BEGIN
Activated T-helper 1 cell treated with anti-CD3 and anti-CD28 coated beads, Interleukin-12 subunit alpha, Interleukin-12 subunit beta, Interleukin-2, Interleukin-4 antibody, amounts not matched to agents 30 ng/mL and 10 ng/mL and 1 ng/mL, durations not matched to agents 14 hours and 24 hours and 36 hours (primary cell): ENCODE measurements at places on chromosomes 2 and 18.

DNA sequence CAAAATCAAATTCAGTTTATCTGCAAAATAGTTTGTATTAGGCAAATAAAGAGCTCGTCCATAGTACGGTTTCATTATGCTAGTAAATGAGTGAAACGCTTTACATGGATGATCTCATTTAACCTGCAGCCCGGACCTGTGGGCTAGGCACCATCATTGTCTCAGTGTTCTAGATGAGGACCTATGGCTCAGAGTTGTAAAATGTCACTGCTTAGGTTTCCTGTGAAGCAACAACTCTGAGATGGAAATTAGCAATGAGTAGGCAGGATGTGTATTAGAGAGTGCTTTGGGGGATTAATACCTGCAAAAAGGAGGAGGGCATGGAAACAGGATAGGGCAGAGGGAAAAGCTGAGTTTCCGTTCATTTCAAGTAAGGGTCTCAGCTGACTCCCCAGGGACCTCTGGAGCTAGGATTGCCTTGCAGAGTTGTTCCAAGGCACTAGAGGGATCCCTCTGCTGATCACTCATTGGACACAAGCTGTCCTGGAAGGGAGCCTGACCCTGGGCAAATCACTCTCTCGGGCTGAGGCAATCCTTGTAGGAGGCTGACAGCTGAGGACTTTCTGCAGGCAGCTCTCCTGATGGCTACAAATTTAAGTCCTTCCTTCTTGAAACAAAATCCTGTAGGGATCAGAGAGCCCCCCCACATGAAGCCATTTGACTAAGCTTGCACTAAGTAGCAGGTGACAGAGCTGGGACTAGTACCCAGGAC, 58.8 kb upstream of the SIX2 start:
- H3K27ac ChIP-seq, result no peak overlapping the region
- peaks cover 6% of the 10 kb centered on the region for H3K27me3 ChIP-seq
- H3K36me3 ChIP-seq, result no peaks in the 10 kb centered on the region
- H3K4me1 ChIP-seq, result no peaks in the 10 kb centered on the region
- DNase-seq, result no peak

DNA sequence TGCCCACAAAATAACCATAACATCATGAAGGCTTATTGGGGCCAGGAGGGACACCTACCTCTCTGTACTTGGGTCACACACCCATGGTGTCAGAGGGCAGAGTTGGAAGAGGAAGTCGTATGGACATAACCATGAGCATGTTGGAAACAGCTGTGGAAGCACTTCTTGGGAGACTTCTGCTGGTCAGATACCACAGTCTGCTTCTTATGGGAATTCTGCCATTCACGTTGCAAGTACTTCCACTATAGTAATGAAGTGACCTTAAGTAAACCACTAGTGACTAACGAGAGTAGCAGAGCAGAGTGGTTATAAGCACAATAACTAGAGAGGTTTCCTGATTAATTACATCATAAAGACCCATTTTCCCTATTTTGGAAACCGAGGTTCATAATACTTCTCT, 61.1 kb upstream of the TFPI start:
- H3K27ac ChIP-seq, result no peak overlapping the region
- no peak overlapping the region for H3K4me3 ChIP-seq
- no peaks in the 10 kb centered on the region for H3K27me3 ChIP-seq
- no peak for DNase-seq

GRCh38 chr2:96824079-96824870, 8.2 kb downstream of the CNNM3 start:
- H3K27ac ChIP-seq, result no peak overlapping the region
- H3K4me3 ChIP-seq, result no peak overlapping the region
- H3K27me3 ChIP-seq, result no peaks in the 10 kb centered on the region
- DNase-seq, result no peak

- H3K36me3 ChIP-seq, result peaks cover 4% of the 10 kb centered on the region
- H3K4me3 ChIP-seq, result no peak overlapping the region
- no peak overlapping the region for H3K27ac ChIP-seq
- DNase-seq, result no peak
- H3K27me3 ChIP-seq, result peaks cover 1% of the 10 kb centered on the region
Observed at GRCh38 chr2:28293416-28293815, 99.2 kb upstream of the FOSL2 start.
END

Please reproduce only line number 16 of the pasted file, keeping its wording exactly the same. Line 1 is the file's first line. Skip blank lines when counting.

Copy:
- H3K27me3 ChIP-seq, result no peaks in the 10 kb centered on the region